George Priest, professor of economics and law at Yale, clearly outlines the main errors of the Obama administration’s decision to oppose the AT&T/T-Mobile merger and cites relevant evidence backing the view:
It is very difficult at an abstract level to know what the effects of a merger or acquisition will be on competition within an industry. Firms may merge to create market power and increase prices, though they may also merge to create efficiencies that lower prices.
The Justice Department presumes that the acquisition of T-Mobile (the fourth largest wireless provider) by AT&T (the second largest) will lead to “higher prices . . . and lower quality products” based on the high market share that would result. But market share is a very rough proxy for market power and essentially meaningless in a network industry.
There are strong reasons to predict that AT&T’s acquisition will lower prices and improve product quality. First, there’s lots of competition in the wireless market. Prices have been declining progressively over time. There are many local market competitors with discount and pre-paid plans….
Second, the best evidence of the prospective effect of a proposed acquisition is the response of competitors that will face the combined firms. The chief competitor, Sprint, the third largest wireless company, has been lobbying to stop the merger from its first announcement.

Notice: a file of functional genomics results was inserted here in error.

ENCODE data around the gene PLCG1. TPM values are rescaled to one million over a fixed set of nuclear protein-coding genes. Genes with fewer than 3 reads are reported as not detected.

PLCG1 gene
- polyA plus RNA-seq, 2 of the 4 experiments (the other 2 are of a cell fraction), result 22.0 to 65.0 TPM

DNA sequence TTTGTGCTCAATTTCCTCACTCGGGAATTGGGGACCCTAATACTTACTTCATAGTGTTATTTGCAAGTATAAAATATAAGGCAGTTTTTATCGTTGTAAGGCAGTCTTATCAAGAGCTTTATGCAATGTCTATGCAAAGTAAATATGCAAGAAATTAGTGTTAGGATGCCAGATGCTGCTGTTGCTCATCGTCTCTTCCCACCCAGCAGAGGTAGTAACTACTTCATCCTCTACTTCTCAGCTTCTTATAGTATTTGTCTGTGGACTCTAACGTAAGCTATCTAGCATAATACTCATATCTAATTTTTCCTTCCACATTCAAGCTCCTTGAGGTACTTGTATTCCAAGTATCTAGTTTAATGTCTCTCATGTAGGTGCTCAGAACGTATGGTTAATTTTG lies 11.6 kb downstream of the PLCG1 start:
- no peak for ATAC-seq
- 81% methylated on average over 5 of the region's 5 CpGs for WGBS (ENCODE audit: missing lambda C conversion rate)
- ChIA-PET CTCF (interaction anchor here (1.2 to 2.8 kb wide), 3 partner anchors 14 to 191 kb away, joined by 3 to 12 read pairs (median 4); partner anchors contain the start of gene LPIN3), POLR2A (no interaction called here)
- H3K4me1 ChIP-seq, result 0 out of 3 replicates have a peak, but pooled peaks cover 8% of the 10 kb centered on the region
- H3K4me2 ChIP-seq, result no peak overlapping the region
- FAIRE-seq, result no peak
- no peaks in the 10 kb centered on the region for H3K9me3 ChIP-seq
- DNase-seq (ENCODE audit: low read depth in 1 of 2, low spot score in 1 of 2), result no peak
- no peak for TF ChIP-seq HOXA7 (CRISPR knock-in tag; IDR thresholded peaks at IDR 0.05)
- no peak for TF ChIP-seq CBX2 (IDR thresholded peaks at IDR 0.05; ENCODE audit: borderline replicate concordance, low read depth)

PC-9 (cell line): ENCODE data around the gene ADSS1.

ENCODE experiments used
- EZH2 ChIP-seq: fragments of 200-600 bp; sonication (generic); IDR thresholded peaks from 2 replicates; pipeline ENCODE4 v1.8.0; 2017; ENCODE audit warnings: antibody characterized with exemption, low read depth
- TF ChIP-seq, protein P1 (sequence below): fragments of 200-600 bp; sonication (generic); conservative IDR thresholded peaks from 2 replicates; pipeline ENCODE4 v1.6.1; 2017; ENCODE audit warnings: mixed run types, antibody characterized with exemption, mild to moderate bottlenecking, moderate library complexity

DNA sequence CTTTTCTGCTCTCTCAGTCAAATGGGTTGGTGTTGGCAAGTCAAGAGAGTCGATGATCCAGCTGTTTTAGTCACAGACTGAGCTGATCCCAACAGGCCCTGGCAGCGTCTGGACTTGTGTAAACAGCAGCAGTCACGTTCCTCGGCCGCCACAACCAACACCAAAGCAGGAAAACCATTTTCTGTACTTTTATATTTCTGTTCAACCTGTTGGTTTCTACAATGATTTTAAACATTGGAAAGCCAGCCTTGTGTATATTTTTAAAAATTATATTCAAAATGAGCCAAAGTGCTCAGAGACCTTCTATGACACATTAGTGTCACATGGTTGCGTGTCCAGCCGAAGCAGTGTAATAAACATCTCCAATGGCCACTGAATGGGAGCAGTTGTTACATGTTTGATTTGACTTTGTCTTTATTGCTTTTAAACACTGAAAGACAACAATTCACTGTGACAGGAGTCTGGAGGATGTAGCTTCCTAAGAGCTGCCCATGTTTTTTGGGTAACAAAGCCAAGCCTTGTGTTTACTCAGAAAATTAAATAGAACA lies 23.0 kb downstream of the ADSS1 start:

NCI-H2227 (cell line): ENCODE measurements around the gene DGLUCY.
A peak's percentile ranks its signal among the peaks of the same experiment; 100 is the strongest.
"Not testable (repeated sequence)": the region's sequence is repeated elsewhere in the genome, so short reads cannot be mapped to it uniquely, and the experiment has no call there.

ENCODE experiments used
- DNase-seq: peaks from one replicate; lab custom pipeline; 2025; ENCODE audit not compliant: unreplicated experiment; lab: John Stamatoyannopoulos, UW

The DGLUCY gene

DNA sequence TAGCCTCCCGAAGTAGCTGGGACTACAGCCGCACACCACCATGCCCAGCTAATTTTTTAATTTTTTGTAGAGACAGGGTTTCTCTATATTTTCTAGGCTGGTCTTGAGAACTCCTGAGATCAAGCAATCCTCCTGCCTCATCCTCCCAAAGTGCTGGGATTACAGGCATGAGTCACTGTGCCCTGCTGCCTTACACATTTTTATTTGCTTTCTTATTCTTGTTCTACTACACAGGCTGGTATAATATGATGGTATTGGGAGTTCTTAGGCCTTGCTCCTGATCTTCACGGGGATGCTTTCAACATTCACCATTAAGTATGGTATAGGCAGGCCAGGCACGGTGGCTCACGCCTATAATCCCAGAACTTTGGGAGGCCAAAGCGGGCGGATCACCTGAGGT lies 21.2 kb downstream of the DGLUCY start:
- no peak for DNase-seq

If the acquisition would lead to increased prices and lower quality products as the Justice Department has claimed, Sprint would be better off after the acquisition… Sprint would oppose the acquisition—as it has—only if it thought that the merger would put it in a worse position by increasing the competitive pressures that it already faces.
The market—though not the Obama administration—understands this point. On the day that the Justice Department announced its opposition to the acquisition, Sprint’s share price rose 5.9%, reflecting investors’ belief that Sprint will be in a better competitive position without the acquisition.
The Obama administration also claimed blocking the merger would protect jobs; Priest nails the response:
The Obama administration’s emphasis on job maintenance is even more confused. The administration has argued that the acquisition should be opposed because mergers reduce employment by eliminating redundant jobs. But a sound economy is not built on redundant jobs. An economy becomes stronger as redundant jobs are eliminated, costs and prices reduced, and the effective wealth of the nation enhanced. A major reason that the Obama administration’s efforts to stimulate the economy have failed is that it has consistently poured money into negative-value investments.
[See also the Streetwise Professor on Priest’s article.]